The Collins Bridge was a bridge that crossed Biscayne Bay between Miami and Miami Beach, Florida. At the time it was completed, it was the longest wooden bridge in the world. It was built by farmer and developer John S. Collins (1837–1928) with financial assistance from automotive parts and racing pioneer Carl G. Fisher. Fisher, an auto parts magnate, loaned Collins $50,000 in 1911 ($1.2 million, adjusted for current inflation) to complete the bridge when Collins' money ran out. Collins, then 75 years old, traded Fisher 200 acres of land on Miami Beach for the loan. The 2½ mile wooden toll bridge opened on June 12, 1913, providing a critical link to the newly established Miami Beach, formerly accessible only by a ferry service. The middle of the bridge had a steel lattice truss design, while the ends were primarily wooden, as well as the deck being wooden for the entire length.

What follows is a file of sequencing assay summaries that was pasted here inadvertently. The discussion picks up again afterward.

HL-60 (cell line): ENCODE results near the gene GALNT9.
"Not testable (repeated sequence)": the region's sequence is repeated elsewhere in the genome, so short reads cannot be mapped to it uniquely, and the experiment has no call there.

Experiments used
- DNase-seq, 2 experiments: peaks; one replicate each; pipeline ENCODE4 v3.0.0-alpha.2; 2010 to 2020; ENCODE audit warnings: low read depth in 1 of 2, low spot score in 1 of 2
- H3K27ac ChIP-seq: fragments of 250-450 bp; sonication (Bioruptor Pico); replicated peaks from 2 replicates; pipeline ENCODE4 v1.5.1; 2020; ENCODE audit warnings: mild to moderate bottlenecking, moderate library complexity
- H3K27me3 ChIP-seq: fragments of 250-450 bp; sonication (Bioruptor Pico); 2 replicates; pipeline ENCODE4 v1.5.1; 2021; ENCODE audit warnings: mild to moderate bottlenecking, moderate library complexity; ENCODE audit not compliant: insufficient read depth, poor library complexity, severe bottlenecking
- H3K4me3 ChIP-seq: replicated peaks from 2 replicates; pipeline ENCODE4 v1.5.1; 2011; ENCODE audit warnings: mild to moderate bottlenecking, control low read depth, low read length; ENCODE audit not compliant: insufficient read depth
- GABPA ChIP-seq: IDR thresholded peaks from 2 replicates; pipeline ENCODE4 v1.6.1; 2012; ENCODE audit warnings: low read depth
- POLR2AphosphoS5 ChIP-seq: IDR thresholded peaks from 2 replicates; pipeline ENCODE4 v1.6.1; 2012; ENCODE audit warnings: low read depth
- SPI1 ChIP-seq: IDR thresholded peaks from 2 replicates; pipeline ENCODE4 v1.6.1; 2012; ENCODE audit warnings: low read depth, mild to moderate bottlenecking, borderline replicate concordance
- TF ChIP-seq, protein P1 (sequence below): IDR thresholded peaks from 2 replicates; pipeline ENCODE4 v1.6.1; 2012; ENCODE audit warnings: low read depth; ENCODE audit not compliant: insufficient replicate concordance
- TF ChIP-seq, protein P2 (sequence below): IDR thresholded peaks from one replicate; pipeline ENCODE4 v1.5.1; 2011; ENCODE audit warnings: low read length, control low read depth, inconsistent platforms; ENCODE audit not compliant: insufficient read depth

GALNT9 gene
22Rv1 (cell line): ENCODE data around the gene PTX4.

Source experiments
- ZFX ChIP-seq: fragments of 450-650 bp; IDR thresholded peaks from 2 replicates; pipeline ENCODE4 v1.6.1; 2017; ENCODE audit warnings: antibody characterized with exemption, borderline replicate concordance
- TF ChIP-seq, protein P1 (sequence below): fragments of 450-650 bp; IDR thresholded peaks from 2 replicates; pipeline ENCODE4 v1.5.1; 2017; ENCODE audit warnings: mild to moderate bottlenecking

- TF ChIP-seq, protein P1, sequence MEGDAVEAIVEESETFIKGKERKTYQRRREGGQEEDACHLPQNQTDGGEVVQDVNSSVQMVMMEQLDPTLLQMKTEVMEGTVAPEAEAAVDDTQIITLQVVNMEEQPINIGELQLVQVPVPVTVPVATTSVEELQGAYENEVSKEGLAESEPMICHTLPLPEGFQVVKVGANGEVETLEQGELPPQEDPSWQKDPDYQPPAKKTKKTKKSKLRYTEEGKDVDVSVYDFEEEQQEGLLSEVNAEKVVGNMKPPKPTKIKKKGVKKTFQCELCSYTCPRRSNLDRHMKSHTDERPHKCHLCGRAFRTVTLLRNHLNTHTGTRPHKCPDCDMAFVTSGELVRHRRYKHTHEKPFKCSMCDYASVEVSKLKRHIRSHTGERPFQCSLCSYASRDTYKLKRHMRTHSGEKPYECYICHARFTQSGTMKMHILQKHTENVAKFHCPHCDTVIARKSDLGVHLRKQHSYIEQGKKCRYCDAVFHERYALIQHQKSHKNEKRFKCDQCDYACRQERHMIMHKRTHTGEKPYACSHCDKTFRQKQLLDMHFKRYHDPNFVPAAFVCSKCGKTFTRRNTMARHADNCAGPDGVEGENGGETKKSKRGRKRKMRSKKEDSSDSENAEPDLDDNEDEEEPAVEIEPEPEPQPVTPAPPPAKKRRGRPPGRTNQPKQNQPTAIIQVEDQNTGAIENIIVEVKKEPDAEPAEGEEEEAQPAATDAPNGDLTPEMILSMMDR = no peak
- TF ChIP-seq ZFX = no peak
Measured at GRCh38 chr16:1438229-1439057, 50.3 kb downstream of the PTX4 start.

The original wooden causeway was replaced in 1925 by a series of arch drawbridges and renamed the Venetian Causeway.
Other articles related to "collins, collins bridge, bridge":
... John Stiles Collins (December 29, 1837-February 11, 1928) was an American Quaker farmer from Moorestown Township, New Jersey who moved to southern Florida and attempted to grow vegetables and coconuts on the ... Collins also became a land developer ... recorded use of the term "Miami Beach", and built the Collins Bridge across Biscayne Bay from the established City of Miami in 1913 ...
... The Collins Bridge across Biscayne Bay between Miami and the barrier island that became Miami Beach was built by John S ... Collins (1837–1928), an earlier farmer and developer originally from New Jersey ... Collins, then 75 years old, had run out of money before he could complete his bridge ...
Famous quotes containing the words bridge and/or collins:
“I see four nuns
who sit like a bridge club,
their faces poked out
from under their habits,”
—Anne Sexton (19281974)
“Oh! Susanna, do not cry for me;
I come from Alabama with my banjo on my knee.”
—Stephen Collins Foster (18261864)